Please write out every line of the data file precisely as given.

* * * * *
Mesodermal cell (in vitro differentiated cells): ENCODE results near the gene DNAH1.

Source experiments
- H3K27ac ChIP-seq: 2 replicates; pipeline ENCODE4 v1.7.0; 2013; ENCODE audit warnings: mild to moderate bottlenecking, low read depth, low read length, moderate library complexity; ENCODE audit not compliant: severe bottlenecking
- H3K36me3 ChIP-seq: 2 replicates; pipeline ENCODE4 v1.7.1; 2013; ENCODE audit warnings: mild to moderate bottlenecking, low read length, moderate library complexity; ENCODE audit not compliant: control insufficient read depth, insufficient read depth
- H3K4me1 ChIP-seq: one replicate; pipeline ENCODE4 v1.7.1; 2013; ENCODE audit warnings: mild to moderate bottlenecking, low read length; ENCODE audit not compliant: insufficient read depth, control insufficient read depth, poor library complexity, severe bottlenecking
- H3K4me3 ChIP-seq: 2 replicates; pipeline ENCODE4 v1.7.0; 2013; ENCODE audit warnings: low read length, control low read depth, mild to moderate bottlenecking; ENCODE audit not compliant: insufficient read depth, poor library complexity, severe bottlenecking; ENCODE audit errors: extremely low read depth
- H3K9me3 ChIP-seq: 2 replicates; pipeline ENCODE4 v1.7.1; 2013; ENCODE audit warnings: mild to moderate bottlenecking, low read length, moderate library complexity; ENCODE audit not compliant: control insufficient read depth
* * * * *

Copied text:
Mesodermal cell (in vitro differentiated cells): ENCODE results near the gene DNAH1.

Source experiments
- H3K27ac ChIP-seq: 2 replicates; pipeline ENCODE4 v1.7.0; 2013; ENCODE audit warnings: mild to moderate bottlenecking, low read depth, low read length, moderate library complexity; ENCODE audit not compliant: severe bottlenecking
- H3K36me3 ChIP-seq: 2 replicates; pipeline ENCODE4 v1.7.1; 2013; ENCODE audit warnings: mild to moderate bottlenecking, low read length, moderate library complexity; ENCODE audit not compliant: control insufficient read depth, insufficient read depth
- H3K4me1 ChIP-seq: one replicate; pipeline ENCODE4 v1.7.1; 2013; ENCODE audit warnings: mild to moderate bottlenecking, low read length; ENCODE audit not compliant: insufficient read depth, control insufficient read depth, poor library complexity, severe bottlenecking
- H3K4me3 ChIP-seq: 2 replicates; pipeline ENCODE4 v1.7.0; 2013; ENCODE audit warnings: low read length, control low read depth, mild to moderate bottlenecking; ENCODE audit not compliant: insufficient read depth, poor library complexity, severe bottlenecking; ENCODE audit errors: extremely low read depth
- H3K9me3 ChIP-seq: 2 replicates; pipeline ENCODE4 v1.7.1; 2013; ENCODE audit warnings: mild to moderate bottlenecking, low read length, moderate library complexity; ENCODE audit not compliant: control insufficient read depth